On March 15th, tens of thousands of people filled the streets of Hungary's beautiful capital Budapest, ostensibly to celebrate the 162nd anniversary of the 1848-1948 revolution and War of Independence. Among the many events commemorating this anniversary across city, a multitudinous political rally for the far-right party Jobbik garnered the most attention, as restless young supporters showed up sporting Hitler-like mustaches and army fatigues to hear the party leader Gábor Vona threaten retribution against corrupt lawmakers and "gypsy criminality." With a parliamentary election coming up on April 11th, this increasingly popular nationalist party is sending a shock through minority communities in Hungary.
Some observers say we shouldn't worry about Jobbik. The party is making an effort to portray itself as a normal, mainstream conservative party, but this thought disappears whenever Vona speaks in public. One of his favorite refrains is that "Hungary is for Hungarians," and that the country must be stoutly defended from outside "foreign speculators," often pointing to some imagined evil agenda of Israel in Central Europe. He has drawn up a long list of enemies (including the United States), and said he would shut down several television stations once in power. Given that the party is linked with the violent paramilitary brigade "Magyar Gárda," which was banned last summer, these promises of violence are not just idle talk.
So there is a potentially threatening anti-Semitic political sentiment rising once again in Hungary -- what else is new? Well it seems that this time things are different, as Jobbik is feared to headed toward winning as much as 20% of the vote in the upcoming April elections, giving them a significantly powerful block in Parliament capable of great damage.
Considering the widespread alarm recently displayed following Jean-Marie Le Pen's National Front party comeback in France which netted less than 12% of the national vote across all regions, we are looking at a situation which could be twice as worse -- with Jobbik's militaristic rhetoric and hate speech several notches above Le Pen's brand of anti-immigrant xenophobia.
Hungarian and Central European Jewish communities are on red alert. Writing for the Jewish Telegraphic Agency, Ruth Ellen Gruber interviews the academic Andras Kovacs of the Central European University: "Jobbik frequently uses anti-Semitic rhetoric, not directly but through code words and references, as well as symbols and appearances. (...) This is frightening for the Jewish population." Kovacs continued, "Loud verbal anti-Semitism can lead to a very polarized and intense atmosphere, which in turn could facilitate, for example, anti-Jewish street violence."
One example of the symbols appropriated by Jobbik has been the the flag of the Árpád Stripes, frequently carried by their supporters at rallies and often among the outlawed Hungarian Guard themselves. Though the origin of the flag has a deeply convoluted historical roots going back to the foundation of Hungarian national identity, it is most well known to remind people of the Arrow Cross Party, which for seven months in 1944-1945 formed an alliance with the Nazis. Whether or not the Arpad Stripes are an emblem of fascism may be up for debate, but for some the implication is clear.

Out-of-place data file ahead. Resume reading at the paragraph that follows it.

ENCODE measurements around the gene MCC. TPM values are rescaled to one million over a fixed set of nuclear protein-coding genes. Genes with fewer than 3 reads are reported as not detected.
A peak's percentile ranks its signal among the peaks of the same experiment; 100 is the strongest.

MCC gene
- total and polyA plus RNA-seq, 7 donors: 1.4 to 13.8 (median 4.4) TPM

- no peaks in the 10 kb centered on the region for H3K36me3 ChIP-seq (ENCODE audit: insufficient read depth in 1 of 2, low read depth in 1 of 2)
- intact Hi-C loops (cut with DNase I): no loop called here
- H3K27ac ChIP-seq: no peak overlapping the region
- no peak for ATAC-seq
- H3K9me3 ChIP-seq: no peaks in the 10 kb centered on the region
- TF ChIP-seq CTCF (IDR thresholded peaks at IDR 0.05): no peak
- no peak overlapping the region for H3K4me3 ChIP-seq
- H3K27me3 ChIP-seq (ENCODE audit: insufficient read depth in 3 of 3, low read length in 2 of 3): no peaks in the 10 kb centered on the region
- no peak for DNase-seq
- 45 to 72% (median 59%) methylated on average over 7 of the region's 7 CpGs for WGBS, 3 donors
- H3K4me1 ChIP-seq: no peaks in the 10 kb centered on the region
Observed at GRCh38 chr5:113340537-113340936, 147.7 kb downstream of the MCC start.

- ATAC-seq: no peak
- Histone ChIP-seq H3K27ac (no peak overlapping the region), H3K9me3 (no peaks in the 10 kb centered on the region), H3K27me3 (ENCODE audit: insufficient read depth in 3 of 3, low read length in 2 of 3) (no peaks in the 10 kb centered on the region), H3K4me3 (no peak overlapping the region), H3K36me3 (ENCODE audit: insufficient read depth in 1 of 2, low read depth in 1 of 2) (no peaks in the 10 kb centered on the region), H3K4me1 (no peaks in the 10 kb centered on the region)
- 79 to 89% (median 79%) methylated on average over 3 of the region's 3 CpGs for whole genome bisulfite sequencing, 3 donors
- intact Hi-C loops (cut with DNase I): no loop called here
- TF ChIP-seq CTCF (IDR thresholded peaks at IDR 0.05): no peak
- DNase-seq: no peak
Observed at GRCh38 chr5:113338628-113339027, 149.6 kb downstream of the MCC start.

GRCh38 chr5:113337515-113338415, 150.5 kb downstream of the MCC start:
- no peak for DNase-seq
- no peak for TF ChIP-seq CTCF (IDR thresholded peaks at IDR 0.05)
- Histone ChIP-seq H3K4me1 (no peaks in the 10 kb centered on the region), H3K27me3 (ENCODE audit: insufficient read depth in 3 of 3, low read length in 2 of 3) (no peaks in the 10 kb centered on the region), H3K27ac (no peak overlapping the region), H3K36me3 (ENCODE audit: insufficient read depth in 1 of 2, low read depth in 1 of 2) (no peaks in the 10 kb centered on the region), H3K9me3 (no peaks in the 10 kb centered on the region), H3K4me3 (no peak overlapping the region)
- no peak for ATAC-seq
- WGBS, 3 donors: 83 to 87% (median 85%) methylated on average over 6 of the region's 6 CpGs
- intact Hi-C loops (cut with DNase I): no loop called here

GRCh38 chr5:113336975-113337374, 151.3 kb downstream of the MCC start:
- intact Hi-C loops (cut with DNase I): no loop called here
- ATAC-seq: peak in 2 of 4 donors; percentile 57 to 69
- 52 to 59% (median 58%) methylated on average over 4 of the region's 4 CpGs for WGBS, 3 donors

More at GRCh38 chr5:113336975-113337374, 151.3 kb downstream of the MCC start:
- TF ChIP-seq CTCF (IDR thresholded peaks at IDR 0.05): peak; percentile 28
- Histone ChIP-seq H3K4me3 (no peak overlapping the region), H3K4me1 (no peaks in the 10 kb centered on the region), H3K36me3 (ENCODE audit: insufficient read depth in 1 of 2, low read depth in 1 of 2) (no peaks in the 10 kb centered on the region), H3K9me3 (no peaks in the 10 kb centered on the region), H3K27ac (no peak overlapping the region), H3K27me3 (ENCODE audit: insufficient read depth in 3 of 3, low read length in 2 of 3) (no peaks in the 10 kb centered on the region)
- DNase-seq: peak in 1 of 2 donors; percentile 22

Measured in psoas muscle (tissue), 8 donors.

Photo by Flickr user Jo Peattie (Creative Commons)
The political gains of Jobbik are no accident, however, as dismal governance and poor economic management by the ruling Socialists (MSZP) party widely opened up the political field for certain victory for the center-right party Fidesz, which made a decision early on to run on almost no campaign, and ambiguously slide toward the majority vote. However few were able to predict just how strongly Jobbik would be able to pick off the Fidesz margins and overpass the left's share of the vote -- thanks in part to apathy and lower turnout. The current political concern is whether or not Fidesz will have to tilt further to the right and appeal to some of Jobbik's base - though the party has ruled out any ruling coalition with the extremists. Oddly, the future of Hungary's parliament will depend in large in the many voters who have chosen to stay home, or those willing to make a last minute switch to Fidesz to avoid more seats for Jobbik.
Even if the nationalist sensation currently subsuming Hungary did not feature the trappings of racism and anti-Semitism, the rise of Jobbik bodes ill for the country's young membership in the European Union and its democratic and institutional future. Gábor Vona has pledged to "radically" reorient the country's foreign policy toward the East, meaning that Moscow would gain control over a critical Central European state and look to continue its energy exploitation of the country which began under the defeated socialist Ferenc Gyurcsány, while hostile relations with Brussels, Washington, and the IMF are unlikely to help return Hungary to the path of economic growth and institutional stability.
To get a sense of the turning tide in Hungary, look no further than the treatment of Mayor of Budapest Gábor Demszky, a former anti-Communist hero, who was booed and harassed by angry crowds before his speech on the March 15 National Day. "The more seats Jobbik wins in parliament, the worse for the Hungarian nation and the more vulnerable Hungarian democracy will become," he said, summarizing the central concern of this election.
Both Europe and the international community would do well to consider Demszky's warning very carefully.